A Novel Update Regarding Education

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London’s Canary Wharf area, where many financial firms are based. Brexit is changing how banks in Britain do business in the European Union.  That’s why thousands of people, primarily Brits, living in Europe who have British bank accounts have recently been told their accounts will be closed . To ease the transition Britain decided to copy some of the European Union’s regulations. In turn, it hoped that the European Union would allow firms in Britain to keep doing business in the bloc. In early November, Britain’s chancellor of the Exchequer said his government would accept the E.U. rules in a number of areas , including capital requirements and credit ratings agencies. But the European Union hasn’t reciprocated. The bruised feelings raised by Britain’s divorce from the bloc continue to influence relations between the two. Officials in Brussels say they are wary that, over time, Britain will exploit its independence and weaken the restrictions on risk and other rules that banks don’t like. That lack of a deal “should not be the starting gun for a race to deregulate,” Joachim Wuermeling, who is in charge of bank supervision at the Bundesbank, Germany’s central bank, said last month. This has led to a political stalemate, in which London and Brussels remain at odds on several key pieces of financial regulation and unwilling to give market access to each other.

https://www.nytimes.com/2020/11/27/business/brexit-london-financial-center.html check my blog src="http://www.sfconnect.org/wp-content/uploads/2011/10/education.jpg" title="[Training]" alt="[Cars]" width="300" align="right"/>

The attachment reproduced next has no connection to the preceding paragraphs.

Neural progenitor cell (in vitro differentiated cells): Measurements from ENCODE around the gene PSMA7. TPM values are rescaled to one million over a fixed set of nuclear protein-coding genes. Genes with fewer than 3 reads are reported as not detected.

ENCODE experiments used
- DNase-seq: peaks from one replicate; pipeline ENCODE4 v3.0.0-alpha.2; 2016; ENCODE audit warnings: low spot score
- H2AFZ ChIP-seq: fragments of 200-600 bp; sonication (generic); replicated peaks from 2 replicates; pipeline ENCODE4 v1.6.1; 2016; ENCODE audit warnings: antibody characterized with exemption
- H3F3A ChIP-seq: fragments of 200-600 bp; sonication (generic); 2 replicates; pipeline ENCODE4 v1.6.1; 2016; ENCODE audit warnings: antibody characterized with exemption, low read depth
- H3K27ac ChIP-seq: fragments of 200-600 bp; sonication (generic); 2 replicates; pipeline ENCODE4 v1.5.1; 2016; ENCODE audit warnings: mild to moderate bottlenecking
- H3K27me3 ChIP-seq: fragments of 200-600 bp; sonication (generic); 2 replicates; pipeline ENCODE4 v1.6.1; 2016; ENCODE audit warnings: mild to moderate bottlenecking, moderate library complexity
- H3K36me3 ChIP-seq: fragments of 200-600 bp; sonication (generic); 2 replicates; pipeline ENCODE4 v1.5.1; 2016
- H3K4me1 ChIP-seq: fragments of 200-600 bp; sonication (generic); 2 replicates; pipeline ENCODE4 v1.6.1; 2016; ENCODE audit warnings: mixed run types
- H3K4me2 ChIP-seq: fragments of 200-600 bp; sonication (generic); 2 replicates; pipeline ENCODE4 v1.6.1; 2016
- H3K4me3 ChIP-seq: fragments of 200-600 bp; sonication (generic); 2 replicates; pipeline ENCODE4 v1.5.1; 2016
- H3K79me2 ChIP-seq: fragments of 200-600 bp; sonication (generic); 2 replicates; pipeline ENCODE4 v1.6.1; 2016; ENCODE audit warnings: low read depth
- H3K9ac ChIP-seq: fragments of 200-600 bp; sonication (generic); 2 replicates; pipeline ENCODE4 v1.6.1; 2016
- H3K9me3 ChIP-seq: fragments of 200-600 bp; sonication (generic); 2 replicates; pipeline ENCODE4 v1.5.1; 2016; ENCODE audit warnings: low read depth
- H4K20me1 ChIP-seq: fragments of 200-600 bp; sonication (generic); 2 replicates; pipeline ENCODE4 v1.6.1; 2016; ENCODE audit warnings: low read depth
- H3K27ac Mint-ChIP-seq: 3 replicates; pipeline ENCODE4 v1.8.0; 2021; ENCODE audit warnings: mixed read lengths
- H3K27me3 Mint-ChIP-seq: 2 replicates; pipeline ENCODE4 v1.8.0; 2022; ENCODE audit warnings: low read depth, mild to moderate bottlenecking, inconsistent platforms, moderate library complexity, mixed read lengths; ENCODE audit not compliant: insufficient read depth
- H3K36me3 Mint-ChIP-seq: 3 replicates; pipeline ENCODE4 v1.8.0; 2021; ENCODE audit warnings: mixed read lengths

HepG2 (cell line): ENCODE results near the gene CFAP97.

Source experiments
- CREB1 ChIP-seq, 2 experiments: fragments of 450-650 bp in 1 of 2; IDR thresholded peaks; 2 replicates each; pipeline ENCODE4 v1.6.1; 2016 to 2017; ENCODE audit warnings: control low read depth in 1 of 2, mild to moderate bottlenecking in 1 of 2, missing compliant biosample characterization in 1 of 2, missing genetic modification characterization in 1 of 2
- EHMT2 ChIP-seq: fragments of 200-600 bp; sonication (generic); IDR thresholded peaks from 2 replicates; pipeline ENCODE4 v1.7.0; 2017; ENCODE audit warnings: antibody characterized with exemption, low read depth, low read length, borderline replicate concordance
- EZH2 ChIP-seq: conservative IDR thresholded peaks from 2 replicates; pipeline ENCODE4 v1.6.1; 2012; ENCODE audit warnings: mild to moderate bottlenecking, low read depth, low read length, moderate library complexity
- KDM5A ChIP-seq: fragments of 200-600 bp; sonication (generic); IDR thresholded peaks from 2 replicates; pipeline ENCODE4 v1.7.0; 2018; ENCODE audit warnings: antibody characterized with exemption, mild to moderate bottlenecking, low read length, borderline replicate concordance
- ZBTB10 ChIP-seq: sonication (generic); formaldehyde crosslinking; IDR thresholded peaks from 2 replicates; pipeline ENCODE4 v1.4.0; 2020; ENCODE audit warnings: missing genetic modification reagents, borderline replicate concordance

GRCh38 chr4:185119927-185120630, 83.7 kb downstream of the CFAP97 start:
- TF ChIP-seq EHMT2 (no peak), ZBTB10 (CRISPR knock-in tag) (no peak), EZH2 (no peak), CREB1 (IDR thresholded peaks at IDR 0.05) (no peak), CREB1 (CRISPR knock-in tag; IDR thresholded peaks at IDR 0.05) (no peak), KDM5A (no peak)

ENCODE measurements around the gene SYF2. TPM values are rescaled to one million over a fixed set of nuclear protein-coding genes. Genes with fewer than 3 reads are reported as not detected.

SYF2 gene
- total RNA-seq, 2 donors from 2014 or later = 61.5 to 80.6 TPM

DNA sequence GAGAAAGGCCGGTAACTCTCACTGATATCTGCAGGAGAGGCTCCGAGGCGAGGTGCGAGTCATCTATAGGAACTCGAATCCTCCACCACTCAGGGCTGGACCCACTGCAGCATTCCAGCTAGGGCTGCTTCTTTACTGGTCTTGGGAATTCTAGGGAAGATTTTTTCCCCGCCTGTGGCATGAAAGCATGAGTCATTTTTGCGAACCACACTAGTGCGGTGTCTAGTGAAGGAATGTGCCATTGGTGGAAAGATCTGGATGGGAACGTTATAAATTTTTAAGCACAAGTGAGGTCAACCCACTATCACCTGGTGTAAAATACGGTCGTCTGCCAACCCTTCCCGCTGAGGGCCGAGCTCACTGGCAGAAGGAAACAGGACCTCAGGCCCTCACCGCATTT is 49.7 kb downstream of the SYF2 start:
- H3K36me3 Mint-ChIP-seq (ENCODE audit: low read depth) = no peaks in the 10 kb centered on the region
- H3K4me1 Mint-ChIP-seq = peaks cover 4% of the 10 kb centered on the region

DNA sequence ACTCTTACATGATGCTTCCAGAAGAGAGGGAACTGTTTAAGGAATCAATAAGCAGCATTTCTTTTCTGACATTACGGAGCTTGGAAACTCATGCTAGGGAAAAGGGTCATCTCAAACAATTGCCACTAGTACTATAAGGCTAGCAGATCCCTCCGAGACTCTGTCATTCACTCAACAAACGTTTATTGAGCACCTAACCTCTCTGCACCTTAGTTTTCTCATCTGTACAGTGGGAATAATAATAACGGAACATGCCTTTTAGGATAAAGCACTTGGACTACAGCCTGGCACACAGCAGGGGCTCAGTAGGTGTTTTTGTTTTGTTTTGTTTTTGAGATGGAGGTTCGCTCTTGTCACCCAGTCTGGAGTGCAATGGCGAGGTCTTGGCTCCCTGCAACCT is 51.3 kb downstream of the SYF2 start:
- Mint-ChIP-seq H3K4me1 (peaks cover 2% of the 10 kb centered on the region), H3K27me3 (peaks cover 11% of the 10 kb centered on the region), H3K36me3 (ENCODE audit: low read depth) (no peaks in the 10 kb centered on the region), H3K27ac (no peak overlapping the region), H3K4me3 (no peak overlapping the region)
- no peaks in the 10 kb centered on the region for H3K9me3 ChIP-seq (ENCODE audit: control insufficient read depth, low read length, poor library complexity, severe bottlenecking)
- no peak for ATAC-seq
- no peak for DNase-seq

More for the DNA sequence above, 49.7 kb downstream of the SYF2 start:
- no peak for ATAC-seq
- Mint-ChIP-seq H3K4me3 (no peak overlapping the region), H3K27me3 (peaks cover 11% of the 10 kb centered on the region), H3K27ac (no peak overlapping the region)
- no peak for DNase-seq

Fitch's key assumptions within our rating case for the issuer: - Revenue to decline by around 30% in FY21 due to ongoing pandemic-related restrictions. Revenue to almost double yoy in FY22 and return to around FY19 levels in FY23, excluding the impact of the Crown Sydney opening. - Australian property normalised EBITDA margin of around 25% from FY22 to FY24, excluding the effect of any variance from the theoretical win-rate and including commencement of operations at Crown Sydney (FYE20: 22%). - Crown Sydney to begin operations from 2HFY21. - Dividend of 60 cents per share in each year from FY21 to FY24. - Capex of around AUD670 million in FY21, AUD150 million in FY22, and AUD130 million each in FY23 and FY24, before apartment sales at Crown Sydney. Factors that could, individually or collectively, lead to positive rating action/upgrade: Fitch will resolve the Rating Watch once we can assess the outcomes of the various regulatory inquiries and their impact on Crown's ongoing operations and financial profile. We may affirm the rating if it maintains its Sydney licence and its FFO adjusted net leverage (excluding working-capital cash) below 2.9x for a sustained period. Factors that could, individually or collectively, lead to negative rating action/downgrade: - FFO adjusted net leverage (excluding working-capital cash) rising to above 2.9x for a sustained period, which could occur as a result of the outcomes of the regulatory inquiries or other operational factors. - Crown's inability to rectify the identified weaknesses inherent in its governance structure, and/or its Sydney's licence is revoked together with the emergence of further similar allegations, or imposition by regulators of onerous conditions or fines on resolution of the inquiries.

https://www.fitchratings.com/research/corporate-finance/fitch-places-crown-resorts-on-rating-watch-negative-on-increased-regulatory-risks-24-11-2020